The Department of Veterans Affairs is extending relief to veterans who may be struggling to repay benefit debts due to financial hardship.
500,000 veterans owe the VA money tied to disability compensation, non-service-connected pension payments and education benefits. Those veterans can apply to have required payments suspended through the end of 2022, a temporary hardship exemption, the agency announced Monday. Notices of the option will be mailed in debt notification letters beginning in September.
"Helping veterans manage, pay off, and -- in some cases -- eliminate their debt is one of our top priorities," VA Secretary Denis McDonough said in a press release Monday. "Extending this hardship suspension is a key part of that critical effort, and it will help ease the burden for veterans who are living with debt."
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The VA says that the two most common forms of debt are created from outstanding health care copayments or benefit overpayments -- a debt where the VA pays more than what the veteran is entitled due to error, paperwork backlog, or the veteran not reporting a life change that may affect their benefit status.
Veterans often find the paperwork confusing, and the debt can come as a surprise meaning many haven’t been saving the additional funds and don’t have money available immediately to repay the VA.
The debt payment suspension program -- part of a number of efforts by the VA aimed at reducing veterans' financial burdens during the COVID-19 pandemic -- was previously set to expire at the end of September. As the VA restarted collecting debts last year, it offered the "hardship suspension" option to veterans who applied for it.
Roughly 6% of veterans with benefits debt have received an extension so far, according to the VA. With so few enrolled in the program, some veterans may not know about the option and could be surprised to see a debt collection letter in the mail if they haven't opted in.
Jonathan Hill -- an Army veteran who earned a Silver Star for his actions during the now infamous battle of Kamdesh where an estimated 300 Taliban fighters descended on Combat Outpost Keating -- received one of the letters a day before the VA announced a continuation of the debt relief option.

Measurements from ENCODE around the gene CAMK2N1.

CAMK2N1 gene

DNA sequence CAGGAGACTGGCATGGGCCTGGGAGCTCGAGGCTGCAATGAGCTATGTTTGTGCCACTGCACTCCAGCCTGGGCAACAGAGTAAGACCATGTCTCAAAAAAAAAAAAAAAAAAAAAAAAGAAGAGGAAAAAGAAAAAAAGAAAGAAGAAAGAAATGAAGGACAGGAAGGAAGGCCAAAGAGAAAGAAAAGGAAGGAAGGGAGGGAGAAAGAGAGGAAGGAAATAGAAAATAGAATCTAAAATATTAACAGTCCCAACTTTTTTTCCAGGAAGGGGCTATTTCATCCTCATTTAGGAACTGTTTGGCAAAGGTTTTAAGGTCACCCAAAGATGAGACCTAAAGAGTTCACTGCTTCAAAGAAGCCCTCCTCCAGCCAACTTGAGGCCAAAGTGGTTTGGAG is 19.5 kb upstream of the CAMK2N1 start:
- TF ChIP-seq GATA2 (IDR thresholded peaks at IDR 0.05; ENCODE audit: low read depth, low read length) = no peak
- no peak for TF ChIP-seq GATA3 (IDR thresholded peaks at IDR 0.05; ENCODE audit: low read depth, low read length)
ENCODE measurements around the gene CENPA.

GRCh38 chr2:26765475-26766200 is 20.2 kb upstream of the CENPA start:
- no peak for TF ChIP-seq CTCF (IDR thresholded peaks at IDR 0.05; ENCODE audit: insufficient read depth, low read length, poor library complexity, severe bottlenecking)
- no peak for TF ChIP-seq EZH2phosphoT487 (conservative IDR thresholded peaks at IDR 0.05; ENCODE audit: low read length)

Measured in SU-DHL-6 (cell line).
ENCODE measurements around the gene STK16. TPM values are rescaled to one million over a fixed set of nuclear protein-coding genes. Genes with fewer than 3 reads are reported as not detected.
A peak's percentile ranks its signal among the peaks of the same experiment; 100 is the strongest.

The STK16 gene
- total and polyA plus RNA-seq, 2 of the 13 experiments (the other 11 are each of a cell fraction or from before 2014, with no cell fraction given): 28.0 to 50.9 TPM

The letter, reviewed by Military.com, stated he owed the VA $18,358.61.
"The letter was very vague with no explanation of why or when this took place," Hill, who also took shrapnel from a rocket propelled grenade during the attack, told Military.com over email.
"It goes into great detail about how you can pay the new debt," he said. "But very little about how you can dispute it and that they have already set up a 'payment plan.'" Hill said he started reaching out to anyone who may have experienced this same issue and was unsurprised to find other veterans who had experienced similar debt issues.
Hill -- and three other veterans who Military.com spoke to -- didn't know about the hardship program.
After a collective hour plus on the phone with various VA representatives, Hill said he discovered the debt was created when the VA removed his spouse from his benefits.
"[The representative] said it was due to me not responding to a letter verifying my dependent status" -- a letter he never received, he told Military.com. "And that I would need to call the benefits office to fix the situation and still apply for an appeal."
While his marital status had not changed over the last 10 plus years, Hill said that because the VA could not verify it, they requested recoupment for her benefits dating back to when he first received compensation in 2013 "like she never existed."
Hill told Military.com his situation had been fixed for now after making phone calls, including a conversation with the VA Benefits Office. But the experience left him concerned and wondering how many other veterans are struggling to get assistance when they receive notifications of owed debt.
"How many like me are not getting these letters and not having the opportunity to respond or dispute?" he said.
The VA press release said the debt notification letters being mailed in September will include information about repayment plans, the suspension option, and other debt repayment options.
For those who have already received a letter, like Hill, it means they likely haven't enrolled, according to Randal Noller, a spokesperson for the VA.
"Veterans who previously requested a temporary hardship suspension for their benefit debt through Sept. 30, 2022, will automatically have their suspension extended until Dec. 31, 2022," he told Military.com in an email.
Noller told Military.com that veterans or beneficiaries can contact the VA's Debt Management Center to determine eligibility for hardship debt relief -- "no paperwork required," he added.
He also said that veterans can access and manage their debt information on the VA's website or by calling the DMC at 1-800-827-0648.
-- Drew F. Lawrence can be reached at firstname.lastname@example.org. Follow him on Twitter @df_lawrence.
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